U.S. may take a hugely controversial step to stop Russian oil exports funding the war in Ukraine

Sanctions are supposed to hurt their targets more than those deploying them, which is why embargoes on Russian oil are—so far—not working out so well for the West.

The U.S., the U.K. and Canada have all stopped importing Russian energy, but they were never major customers of Vladimir Putin’s anyway, and their actions have fed into spiraling energy costs that are in turn worsening inflation back home.

Russia’s biggest oil customer, Europe, still can’t agree on a unified oil embargo because of EU member Hungary, which says such a move would have a “nuclear bomb effect” on its economy.

“Obviously, some EU states, in whose energy balance the share of Russian hydrocarbons is especially high, will not be able to do this for a long time, to ditch our oil,” Russian President Putin crowed earlier this week—as well he might, given that the EU is sending him an estimated $450 million a day for Russian oil, thus effectively working alongside high oil prices to keep his economy afloat and fund his Ukrainian war effort.

To fix this situation, the U.S. is reportedly preparing to take a drastic step that could step up tensions with countries such as China, India, and Turkey.

According to a Thursday report in the New York Times, the Biden administration plans to impose a global price cap on Russian oil, to be enforced with secondary sanctions that would stop countries and companies buying the stuff at higher prices, for fear of being blocked from commerce with U.S. companies and allies.

“That means we tell other countries: If you do business with Russia, you can’t do business with the U.S.,” former U.S. sanctions official Richard Nephew told the newspaper.

The idea is that this would largely maintain the supply of Russian oil to the world—thus avoiding general price hikes—while depriving the Kremlin of the bumper revenues it is currently enjoying.

While the level of the proposed cap is yet to be determined, the idea would be to keep it above the roughly $40 per barrel that allows Russia to break even on its production, but far below the current market prices for oil, which are north of $100 per barrel.

However, secondary sanctions are massively controversial because they essentially involve bullying the world into doing what the U.S. says, by affecting even transactions that don’t touch the U.S. itself. The German government has complained bitterly about the practice before, arguing that it is illegal under international law.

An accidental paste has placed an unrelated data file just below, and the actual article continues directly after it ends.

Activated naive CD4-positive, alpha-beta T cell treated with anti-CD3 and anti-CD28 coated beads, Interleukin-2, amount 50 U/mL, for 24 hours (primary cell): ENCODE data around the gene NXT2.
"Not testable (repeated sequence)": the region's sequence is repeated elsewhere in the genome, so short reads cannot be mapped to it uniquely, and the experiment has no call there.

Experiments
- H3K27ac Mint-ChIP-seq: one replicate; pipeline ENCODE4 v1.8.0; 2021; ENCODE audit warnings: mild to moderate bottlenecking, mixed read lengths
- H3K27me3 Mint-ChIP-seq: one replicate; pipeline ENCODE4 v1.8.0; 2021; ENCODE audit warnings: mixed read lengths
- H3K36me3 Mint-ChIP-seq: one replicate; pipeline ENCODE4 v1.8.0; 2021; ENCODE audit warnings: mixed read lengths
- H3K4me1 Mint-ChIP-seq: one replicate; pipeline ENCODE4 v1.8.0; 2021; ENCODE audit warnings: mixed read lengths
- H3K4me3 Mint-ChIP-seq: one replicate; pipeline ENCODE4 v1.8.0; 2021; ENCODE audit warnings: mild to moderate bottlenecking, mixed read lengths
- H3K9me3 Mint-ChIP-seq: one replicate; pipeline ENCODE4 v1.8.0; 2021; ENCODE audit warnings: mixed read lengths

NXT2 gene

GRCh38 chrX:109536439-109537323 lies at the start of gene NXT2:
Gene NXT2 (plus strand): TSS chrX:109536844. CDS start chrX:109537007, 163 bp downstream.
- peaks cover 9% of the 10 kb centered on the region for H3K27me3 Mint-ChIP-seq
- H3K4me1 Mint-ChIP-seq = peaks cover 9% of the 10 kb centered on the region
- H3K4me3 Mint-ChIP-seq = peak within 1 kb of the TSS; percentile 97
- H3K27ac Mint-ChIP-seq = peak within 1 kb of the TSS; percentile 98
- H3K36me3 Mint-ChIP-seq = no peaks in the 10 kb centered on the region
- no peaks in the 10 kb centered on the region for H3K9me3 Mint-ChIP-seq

Oil exports are particularly vulnerable to secondary sanctions, because unless the exporter is selling its oil via pipeline—as is the case with a large proportion of Russia’s exports to China—it has to be sent by ship.

And there are many players in that business who would be enormously exposed to secondary sanctions, from shipping companies and port operators to banks and insurers.

India. Turkey, and increasingly China too, are major customers who receive Russian oil via ship, and who have thus far refused to join in international sanctions on Russia.

The U.S. has taken the secondary sanctions route before, notably with Iran, whose oil exports became subject to Trump administration sanctions in 2019 that put further pressure on already-strained relations between the U.S. and China, a major Iranian-oil customer. China is reportedly still receiving Iranian oil shipments on the sly.

Italian Prime Minister Mario Draghi last week floated the idea of tackling the oil-price-and-supply conundrum by creating “a cartel of buyers, or to persuade the big producers, and OPEC in particular, to increase production.”

“Think of it like a reverse OPEC: instead of wielding control over supply to set prices, the allies could leverage their control over demand to do the same,” wrote former U.S. Russia-sanctions lead Edward Fishman and Fletcher School assistant professor Chris Miller in a Foreign Affairs piece earlier this week, arguing for a global price cap on Russian oil.

According to the Times, the White House hasn’t settled on the most appropriate type of secondary sanctions.

However, Fishman and Miller suggested “imposing full-blocking sanctions on vital nodes in Russia’s oil sales, including Rosneft, the state-owned oil giant; Gazprombank, the main bank serving Russia’s energy sector; and Sovcomflot, Russia’s largest shipping company [while] at the same time, the United States and others could provide exemptions for oil shipments that comply with the price cap.”

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